The last time you were in a hotel, what did it smell like? Do you recall any sounds? While I think sensory branding is important for all businesses, hotels have a particularly strong opportunity to practice it. After all, their customers enter the hotel environment completely, providing plenty of opportunities to both delight the senses of the guests and provide consistent branding cues. Of course, all too often hotels do the reverse, assaulting guests with unpleasant odors, noisy ice machines and hallways, and other elements that detract from brand perception.

At least one hotel chain, Starwood’s Le Méridien, is putting serious effort into a memorable and consistent sensory experience:

When you step in to any of the eight Le Meridien hotels in India, indeed any in the world, you should be able to smell almost as soon as you step into the lobby — emerging through a portal, an art work usually, at the hotel entrance — a peculiar scent of old books and parchment in a library. The scent machines in the lobby, not always visible except to the most discerning of the guests, are there to get you in the “right frame of mind” in sync with the hotel chain’s positioning as a destination for “guests who seek out a new perspective and cultural discovery in their travel experience”.

As you step into the lift, there will be more such psychological tinkering. The music that you may hear in the elevator would most likely not be the usual piped strains that you come across at other places. Instead, it may include the sound of “horses galloping in water” — unusual enough for you to talk about it later with the barman! And finally, when you take out your room key it may enable you not just to unlock your hotel room but also a museum or art gallery in the city. [From the Business Standard (India) - Tweaked to please by Anoothi Vishal.]

The approach taken by Starwood is quite different. Most of the examples of olfactory branding tend to fall into either the product category (e.g., coffee aromas for coffee shops) or conventional perfume-type scents (like Singapore Airlines). Piping “old books and parchment” into a stylish and modern hotel lobby is quite unexpected, though it is certainly distinctive. Ditto for their auditory branding. Instead of a conventional piece of music (think United Airlines and Rhapsody in Blue), “horses galloping in water” is different indeed.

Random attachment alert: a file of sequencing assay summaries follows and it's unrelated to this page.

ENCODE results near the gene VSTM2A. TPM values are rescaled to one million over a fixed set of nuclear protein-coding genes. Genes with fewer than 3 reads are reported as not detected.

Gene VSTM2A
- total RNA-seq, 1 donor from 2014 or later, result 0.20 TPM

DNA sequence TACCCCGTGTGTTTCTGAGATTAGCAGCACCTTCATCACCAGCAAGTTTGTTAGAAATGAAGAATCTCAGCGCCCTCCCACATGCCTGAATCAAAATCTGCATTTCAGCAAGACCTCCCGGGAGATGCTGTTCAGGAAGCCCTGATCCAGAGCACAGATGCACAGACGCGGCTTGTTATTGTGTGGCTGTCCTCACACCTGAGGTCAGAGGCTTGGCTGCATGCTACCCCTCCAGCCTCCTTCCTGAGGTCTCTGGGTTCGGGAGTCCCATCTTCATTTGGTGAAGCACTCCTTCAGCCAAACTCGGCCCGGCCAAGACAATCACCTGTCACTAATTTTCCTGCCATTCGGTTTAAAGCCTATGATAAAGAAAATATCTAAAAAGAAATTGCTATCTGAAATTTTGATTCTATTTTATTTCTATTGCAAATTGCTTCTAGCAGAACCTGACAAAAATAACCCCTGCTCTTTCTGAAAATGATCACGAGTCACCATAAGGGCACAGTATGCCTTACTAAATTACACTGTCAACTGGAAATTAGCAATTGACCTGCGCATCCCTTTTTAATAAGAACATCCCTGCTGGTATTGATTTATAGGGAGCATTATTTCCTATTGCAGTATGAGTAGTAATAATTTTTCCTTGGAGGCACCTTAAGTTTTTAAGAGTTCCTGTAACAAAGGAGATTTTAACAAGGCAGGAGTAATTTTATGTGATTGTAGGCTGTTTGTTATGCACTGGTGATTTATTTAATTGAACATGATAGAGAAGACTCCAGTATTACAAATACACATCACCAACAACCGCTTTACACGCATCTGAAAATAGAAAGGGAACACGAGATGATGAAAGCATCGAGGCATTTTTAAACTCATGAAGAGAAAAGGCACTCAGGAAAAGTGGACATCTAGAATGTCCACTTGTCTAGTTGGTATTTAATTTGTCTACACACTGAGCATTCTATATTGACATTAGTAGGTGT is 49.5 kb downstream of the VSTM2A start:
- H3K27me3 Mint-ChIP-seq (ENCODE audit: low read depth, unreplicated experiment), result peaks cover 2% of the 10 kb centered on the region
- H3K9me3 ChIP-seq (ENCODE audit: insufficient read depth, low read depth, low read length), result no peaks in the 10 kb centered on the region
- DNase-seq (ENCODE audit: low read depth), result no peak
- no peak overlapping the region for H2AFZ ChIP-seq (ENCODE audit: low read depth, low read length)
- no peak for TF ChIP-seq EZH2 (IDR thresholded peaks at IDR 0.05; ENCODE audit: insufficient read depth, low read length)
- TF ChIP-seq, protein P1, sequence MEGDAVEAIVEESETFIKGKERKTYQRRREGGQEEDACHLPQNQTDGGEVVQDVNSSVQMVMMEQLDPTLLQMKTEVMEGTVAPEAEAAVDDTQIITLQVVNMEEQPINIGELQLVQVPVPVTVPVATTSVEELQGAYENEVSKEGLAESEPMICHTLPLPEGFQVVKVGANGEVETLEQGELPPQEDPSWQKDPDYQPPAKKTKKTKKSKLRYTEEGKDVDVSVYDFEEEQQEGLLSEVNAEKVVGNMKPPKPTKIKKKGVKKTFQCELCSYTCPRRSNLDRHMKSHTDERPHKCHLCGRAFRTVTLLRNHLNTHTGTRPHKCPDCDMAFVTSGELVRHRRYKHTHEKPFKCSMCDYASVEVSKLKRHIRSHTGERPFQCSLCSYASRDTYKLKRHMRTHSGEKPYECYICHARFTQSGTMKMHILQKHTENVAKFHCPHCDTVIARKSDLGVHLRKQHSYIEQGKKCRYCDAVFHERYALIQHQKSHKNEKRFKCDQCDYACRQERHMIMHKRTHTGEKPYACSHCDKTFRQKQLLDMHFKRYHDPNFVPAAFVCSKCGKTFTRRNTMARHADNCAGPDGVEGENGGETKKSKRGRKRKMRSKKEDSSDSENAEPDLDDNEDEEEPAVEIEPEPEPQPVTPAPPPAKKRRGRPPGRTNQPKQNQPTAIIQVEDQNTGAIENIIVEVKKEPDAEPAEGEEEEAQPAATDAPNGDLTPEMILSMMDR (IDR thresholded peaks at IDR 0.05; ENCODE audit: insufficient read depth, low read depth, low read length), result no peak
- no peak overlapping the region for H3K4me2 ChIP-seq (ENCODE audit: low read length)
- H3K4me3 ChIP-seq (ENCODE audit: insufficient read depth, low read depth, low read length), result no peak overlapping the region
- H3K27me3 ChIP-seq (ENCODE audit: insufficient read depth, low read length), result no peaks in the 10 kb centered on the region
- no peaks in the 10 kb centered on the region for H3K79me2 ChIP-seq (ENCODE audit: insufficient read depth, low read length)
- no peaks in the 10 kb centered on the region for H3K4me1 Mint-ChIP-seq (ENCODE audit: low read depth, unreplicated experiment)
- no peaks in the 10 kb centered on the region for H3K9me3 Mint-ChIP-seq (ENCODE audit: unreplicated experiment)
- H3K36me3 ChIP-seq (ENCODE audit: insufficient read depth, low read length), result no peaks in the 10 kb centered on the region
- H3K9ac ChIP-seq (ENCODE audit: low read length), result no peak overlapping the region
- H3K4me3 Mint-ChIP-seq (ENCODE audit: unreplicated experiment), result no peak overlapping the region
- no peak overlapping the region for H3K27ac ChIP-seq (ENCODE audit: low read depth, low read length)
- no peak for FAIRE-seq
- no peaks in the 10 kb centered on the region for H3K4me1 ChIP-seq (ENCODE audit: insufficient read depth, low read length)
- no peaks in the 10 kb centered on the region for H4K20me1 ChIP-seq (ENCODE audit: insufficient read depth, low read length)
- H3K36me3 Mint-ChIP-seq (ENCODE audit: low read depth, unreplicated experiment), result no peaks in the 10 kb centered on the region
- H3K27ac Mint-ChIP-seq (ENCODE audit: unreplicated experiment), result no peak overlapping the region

The only downside I see to these elements of sensory branding is that they may be a bit harder to extend across an entire marketing program. United Airlines has repurposed its signature music in endless ways – television commercials, ambient background music at airports, and so on. Sadly for Gershwin lovers, it’s hard to hear Rhapsody today without thinking of United. “Galloping horses” may be not quite as effective, and it’s unlikely that anyone will leave the elevator humming the sound.

The Le Meridien elevator music is actually a 24-hour sound track composed by Henri Scars Struck, who, with 20 musicians around the globe, composed and performed the massive piece. The objective of the unusual elevator music seems to be less oriented to creating an earworm and more to being noticed. Struck says,

“When the business guy who just did 10 meetings in a day arrives at the hotel, all he can dream of is room service and sleep,” he says. “We want to reset his mind!” [From FastCompany - Créme de la Curator by Danielle Sacks.]

Le Meridien’s use of sensory marketing to enhance their brand is indeed interesting – have any Neuromarketing readers visited one of their properties lately, and actually experienced these sounds and smells?

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